The Government of Bangladesh handed the list of 3,450 individuals so far verified by Myanmar to UNHCR through the United Nations Resident Coordinator in Dhaka on August 8, to ascertain whether these people are ready to return voluntarily to northern Rakhine under the present circumstances. The Government of Bangladesh ensured all necessary arrangements on the Bangladesh side, including security and logistics for the voluntary return of Rohingyas to northern Rakhine.
Out of the list of 3,450 Rohingyas provided by Bangladesh, UNHCR interviewed 339 families comprising 1,276 individuals, till August 22. In the interview process, all available information and the fact sheets provided by the Government of Myanmar, were shared with the families concerned.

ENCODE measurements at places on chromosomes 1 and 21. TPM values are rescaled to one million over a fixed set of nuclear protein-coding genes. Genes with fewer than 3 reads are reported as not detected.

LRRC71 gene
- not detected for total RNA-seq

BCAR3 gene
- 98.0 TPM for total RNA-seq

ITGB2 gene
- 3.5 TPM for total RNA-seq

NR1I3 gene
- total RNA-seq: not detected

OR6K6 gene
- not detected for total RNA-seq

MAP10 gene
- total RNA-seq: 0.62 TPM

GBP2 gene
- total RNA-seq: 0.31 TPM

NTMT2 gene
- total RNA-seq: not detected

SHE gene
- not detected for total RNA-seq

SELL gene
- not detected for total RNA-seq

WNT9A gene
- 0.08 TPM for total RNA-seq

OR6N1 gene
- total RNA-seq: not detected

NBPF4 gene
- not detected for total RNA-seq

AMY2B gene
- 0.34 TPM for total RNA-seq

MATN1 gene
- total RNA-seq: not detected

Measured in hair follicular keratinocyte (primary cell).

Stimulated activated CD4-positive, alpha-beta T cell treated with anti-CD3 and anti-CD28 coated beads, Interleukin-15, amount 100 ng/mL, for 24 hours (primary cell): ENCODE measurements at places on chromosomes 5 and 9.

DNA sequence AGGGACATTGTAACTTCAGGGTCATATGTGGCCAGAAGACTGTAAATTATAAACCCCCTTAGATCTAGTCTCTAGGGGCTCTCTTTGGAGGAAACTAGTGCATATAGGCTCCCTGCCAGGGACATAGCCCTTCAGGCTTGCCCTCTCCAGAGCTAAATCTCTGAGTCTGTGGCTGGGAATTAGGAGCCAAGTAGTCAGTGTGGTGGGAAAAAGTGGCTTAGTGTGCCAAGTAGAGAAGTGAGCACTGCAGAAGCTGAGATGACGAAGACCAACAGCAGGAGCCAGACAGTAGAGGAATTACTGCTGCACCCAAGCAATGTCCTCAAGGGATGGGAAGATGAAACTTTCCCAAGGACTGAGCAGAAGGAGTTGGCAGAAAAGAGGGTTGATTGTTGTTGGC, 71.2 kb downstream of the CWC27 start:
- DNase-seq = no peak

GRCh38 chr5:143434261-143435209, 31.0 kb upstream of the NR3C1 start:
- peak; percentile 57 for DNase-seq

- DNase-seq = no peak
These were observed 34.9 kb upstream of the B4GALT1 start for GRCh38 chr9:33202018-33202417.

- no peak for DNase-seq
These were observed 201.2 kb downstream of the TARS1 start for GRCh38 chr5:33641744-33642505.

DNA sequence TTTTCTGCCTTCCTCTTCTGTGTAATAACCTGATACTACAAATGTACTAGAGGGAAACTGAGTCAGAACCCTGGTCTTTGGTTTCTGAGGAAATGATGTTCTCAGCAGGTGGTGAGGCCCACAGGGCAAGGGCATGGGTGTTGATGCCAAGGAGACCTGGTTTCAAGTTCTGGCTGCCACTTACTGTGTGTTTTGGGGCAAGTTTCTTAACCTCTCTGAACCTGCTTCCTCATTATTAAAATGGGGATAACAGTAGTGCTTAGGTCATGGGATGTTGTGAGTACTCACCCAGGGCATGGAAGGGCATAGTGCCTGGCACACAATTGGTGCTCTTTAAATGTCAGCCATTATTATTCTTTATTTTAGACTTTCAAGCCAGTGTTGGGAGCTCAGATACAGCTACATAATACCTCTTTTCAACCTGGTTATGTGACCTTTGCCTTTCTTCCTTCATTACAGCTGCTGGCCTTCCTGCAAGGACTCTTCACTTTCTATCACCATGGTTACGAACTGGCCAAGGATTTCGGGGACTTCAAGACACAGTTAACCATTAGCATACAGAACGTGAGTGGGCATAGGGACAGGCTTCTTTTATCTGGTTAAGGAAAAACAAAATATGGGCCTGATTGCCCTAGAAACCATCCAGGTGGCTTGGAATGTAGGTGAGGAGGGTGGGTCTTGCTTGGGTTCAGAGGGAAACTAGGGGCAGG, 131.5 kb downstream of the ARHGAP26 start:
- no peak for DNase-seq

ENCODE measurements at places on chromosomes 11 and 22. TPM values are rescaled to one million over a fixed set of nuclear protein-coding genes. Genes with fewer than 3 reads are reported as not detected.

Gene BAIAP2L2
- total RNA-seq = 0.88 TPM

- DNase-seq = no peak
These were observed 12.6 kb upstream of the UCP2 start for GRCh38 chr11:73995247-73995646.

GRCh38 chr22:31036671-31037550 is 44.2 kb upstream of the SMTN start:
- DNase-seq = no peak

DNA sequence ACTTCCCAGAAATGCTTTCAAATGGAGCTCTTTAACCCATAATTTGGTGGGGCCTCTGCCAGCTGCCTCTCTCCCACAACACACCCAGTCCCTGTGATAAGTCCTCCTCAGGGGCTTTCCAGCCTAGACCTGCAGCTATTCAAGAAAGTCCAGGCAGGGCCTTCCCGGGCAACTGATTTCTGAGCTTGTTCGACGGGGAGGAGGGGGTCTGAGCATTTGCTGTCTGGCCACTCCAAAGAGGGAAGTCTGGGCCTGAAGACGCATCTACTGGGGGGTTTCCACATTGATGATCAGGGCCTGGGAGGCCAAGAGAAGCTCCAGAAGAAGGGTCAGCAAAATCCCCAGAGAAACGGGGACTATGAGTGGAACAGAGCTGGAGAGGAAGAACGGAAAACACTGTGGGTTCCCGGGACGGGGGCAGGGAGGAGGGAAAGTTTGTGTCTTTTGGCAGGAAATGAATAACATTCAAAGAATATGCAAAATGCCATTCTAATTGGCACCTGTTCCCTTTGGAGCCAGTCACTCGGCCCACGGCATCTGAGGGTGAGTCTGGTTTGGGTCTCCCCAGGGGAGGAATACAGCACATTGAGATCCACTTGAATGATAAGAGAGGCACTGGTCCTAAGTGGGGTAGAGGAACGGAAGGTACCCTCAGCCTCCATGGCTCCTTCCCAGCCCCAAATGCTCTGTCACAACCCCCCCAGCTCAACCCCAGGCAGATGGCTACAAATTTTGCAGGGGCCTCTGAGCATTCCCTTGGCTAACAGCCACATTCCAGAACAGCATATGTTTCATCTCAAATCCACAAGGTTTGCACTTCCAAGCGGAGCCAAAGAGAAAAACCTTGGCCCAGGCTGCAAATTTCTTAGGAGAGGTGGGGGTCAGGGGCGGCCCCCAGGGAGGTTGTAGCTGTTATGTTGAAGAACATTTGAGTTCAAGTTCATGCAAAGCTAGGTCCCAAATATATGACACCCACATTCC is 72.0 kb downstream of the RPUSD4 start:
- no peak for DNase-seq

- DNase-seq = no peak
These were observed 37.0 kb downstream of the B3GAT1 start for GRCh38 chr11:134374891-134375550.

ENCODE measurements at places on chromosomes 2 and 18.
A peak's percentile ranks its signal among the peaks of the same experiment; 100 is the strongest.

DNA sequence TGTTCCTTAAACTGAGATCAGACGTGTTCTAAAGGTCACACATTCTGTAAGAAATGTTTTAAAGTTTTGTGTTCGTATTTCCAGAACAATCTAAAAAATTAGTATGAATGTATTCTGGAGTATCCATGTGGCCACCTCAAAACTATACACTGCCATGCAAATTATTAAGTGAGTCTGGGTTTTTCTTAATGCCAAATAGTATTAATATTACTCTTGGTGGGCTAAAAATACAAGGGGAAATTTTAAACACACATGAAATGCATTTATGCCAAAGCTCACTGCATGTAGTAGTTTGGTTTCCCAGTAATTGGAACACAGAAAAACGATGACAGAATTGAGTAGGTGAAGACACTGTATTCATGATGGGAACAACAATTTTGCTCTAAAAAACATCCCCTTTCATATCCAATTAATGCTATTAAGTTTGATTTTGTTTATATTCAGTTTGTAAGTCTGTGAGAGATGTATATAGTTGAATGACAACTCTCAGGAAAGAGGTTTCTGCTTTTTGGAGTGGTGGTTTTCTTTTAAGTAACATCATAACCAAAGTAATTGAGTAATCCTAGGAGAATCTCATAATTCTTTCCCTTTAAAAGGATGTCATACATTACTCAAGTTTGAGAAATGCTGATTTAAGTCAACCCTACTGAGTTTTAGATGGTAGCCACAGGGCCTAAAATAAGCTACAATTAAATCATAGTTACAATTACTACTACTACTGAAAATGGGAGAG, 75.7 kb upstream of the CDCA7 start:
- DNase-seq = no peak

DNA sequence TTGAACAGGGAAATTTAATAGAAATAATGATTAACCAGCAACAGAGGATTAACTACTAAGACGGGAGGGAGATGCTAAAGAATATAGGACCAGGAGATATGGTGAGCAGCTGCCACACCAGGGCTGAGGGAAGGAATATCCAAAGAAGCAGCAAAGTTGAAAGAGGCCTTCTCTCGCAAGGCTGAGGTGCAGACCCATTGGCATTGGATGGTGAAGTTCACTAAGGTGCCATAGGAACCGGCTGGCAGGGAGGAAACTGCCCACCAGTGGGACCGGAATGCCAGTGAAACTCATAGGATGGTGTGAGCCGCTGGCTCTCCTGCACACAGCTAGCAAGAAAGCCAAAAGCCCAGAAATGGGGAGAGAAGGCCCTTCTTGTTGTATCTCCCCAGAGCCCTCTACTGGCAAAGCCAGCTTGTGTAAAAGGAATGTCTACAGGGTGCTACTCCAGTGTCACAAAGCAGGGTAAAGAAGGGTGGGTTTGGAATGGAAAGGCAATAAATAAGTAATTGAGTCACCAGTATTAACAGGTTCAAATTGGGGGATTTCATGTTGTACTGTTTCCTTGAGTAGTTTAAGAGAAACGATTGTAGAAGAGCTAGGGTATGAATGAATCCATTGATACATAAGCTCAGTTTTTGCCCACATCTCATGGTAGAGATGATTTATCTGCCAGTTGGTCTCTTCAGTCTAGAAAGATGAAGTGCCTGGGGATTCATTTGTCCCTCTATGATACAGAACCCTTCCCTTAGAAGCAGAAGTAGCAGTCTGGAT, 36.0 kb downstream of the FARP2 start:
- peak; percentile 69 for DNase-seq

Moreover, a number of measures, including security arrangements, were taken so that the people concerned could freely express their intent. Unfortunately, none of the families interviewed agreed to return under the present circumstances, as they consider the security situation and overall environment in Rakhine not yet conducive for their return.
Almost all the families interviewed expressed their deep concern over the security situation in Rakhine. The overwhelming majority of families underscored the lack of progress in addressing justice and rights related issues, including citizenship, freedom of movement, and land use rights.
All families interviewed have reaffirmed their desire to return, once their concerns are reasonably addressed by the Government of Myanmar.